Starting a Garden

By Staff, Southside Pride
May 11, 2012

If you have decided to try gardening for the very first time and you are not sure where to start, this month’s column is for you. For a change I have a good amount of expertise, since I myself am a fairly recent gardener and I remember most of my mistakes. Here are my suggestions.

First, you need to figure out what you want to plant. Start with what you like to eat.

The fresh flavor of homegrown produce may astound you, so if you only sort of like tomatoes from the store, you are in for a surprise when you taste your first garden-fresh tomato. But, if you hate broccoli or have allergies to eggplant, for goodness sake don’t grow them. (Unless, like me, you have a wife who loves beets even though you hate them, but that is not actually a gardening issue.)

Second, you need a location. Most veggies like a lot of sun. Take a few minutes to walk slowly around your house and see if you can find a site within reach of the hose, an area that gets several hours of sunlight a day. The more sunlight, the better.

If you live in an apartment building or a house deep in the urban jungle, don’t be discouraged. There are several possibilities out there. Community gardens are great resources, not only because they have sun and water available, but also because they are filled with friendly people who are happy to make suggestions.

You can go to www.gardeningmatters.org/ and click on the link for “Garden Directory” or call them at 612-821-2358. If the nearby community gardens are all full, you could use a service called Yards to Gardens, which matches busy people with yards and gardeners without yards; their website is www://www.y2g.org/ And if that doesn’t work, just walk around your neighborhood some sunny afternoon, spot an empty back yard (maybe from the alley) and boldly ask your neighbor if you can dig up their grass and use their water in exchange for some veggies. What’s the worst thing they can say to you?

Third, you will need some seeds and plants. I personally love Friends School Plant Sale. You can look at their wonderful catalog online at www.friendsschoolplantsale.com/catalog or call them up at 651-621-8930 and ask them to mail you one. Their prices are reasonable. Their plants are quality. And this year they have a special feature of Seed Savers seeds, offering some tasty heirloom varieties.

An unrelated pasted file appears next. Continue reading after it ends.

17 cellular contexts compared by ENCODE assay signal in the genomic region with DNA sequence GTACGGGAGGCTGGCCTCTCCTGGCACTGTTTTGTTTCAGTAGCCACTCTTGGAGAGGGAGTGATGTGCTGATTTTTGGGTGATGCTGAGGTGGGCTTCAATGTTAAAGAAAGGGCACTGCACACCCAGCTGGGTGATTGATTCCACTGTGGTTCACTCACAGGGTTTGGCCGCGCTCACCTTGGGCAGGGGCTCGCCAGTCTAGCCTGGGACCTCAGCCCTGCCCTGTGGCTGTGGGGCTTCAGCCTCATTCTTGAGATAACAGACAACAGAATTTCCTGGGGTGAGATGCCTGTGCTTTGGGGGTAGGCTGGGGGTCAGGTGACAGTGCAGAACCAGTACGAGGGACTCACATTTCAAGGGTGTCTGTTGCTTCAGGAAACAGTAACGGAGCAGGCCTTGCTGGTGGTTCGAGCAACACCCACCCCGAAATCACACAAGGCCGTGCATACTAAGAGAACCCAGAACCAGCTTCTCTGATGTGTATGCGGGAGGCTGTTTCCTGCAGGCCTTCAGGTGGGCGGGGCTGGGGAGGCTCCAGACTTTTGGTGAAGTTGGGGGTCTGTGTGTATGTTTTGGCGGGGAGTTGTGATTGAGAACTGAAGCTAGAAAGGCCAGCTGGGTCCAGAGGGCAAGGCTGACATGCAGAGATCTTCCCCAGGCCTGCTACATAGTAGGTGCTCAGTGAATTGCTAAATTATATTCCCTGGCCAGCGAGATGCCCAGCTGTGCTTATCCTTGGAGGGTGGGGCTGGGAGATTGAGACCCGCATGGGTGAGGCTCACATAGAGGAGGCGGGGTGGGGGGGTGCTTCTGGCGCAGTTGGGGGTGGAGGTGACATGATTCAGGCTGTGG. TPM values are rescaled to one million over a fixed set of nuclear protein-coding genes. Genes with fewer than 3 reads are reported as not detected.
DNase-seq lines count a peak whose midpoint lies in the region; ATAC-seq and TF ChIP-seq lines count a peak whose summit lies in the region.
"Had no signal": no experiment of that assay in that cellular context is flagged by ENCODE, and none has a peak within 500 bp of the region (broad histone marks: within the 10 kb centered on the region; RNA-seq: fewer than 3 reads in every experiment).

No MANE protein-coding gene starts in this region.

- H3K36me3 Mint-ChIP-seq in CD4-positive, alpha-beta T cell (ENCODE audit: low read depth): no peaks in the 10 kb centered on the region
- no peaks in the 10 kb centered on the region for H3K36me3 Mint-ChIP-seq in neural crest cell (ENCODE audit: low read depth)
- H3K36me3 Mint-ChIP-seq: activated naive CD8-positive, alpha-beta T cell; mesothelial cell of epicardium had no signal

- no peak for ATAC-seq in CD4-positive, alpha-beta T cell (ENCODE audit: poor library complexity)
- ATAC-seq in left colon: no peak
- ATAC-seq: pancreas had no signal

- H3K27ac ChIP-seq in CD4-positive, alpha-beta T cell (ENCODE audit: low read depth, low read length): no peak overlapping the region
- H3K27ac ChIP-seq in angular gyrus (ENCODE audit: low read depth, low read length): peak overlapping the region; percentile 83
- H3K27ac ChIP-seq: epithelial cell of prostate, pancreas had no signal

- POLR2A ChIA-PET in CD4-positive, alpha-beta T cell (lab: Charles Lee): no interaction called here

I have experienced knowledgeable staff and excellent products at these neighborhood nurseries near me: Mother Earth Gardens at 38th St. and 42nd Ave., Southside Farm Store at Bloomington and 35th St., and Minnehaha Nursery at Minnehaha and 45th St. Seeds are available at Target and Walgreens and plants and seeds at Cub, which will be a bit cheaper in both senses. But something is better than nothing, and what you grow will be healthier and tastier than the grocery store produce.

Fourth, you will need tools. Get or borrow a shovel or spade (shovels have round blades and are better for moving dirt, spades have flat blades and are better for digging holes and turning over dirt). Buy a little hand shovel. Get a gentle watering head for your hose, so you don’t flush away your seeds and baby plants. Cheap tools won’t last as long as expensive ones, but will get you started.

Fifth, a few helpful tips. The simplest way to start a garden is to turn over the surface grass or dirt with a spade to a depth of about 8 inches— the depth of a spade. (Pay attention to future columns on improving your soil with compost.) Don’t start too big, or you are likely to get discouraged on your first hot summer day of weeding. Read the back of the seed packet and don’t plant too close. (I need this reminder every single year.) Water daily for the first week. Once seeds have sprouted, you encourage deeper roots and greater hardiness by watering deeply every few days rather than sprinkling lightly every day. Try to water early in the morning and avoid watering just before sunset, so you don’t create disease conditions for your plants. Check on moisture by poking a 3-inch hole and taking a look.

Sixth, ask for help. One source is the Master Gardener program of the University of Minnesota, which has lots of online resources at www.extension.umn.edu/Garden/ as well as a telephone hotline at 952-443-1426. Call and leave a message and a trained and experienced gardener will call you back with the information you need.

Last, ignore every single thing I wrote, if anything stops you from gardening. If you can only water after dark, water after dark. If your only space is shady, garden there and see what happens. Whatever you do will take you to the next step, and the mistakes will help you learn. Even if you never eat a leaf of garden lettuce or munch on your own crunchy bell pepper, nothing bad will happen. You will have spent some quality time outside looking at green growing things. And if all goes well, you ‘ll end up with delicious ultra-fresh veggies and the extra satisfaction that comes with growing them yourself!

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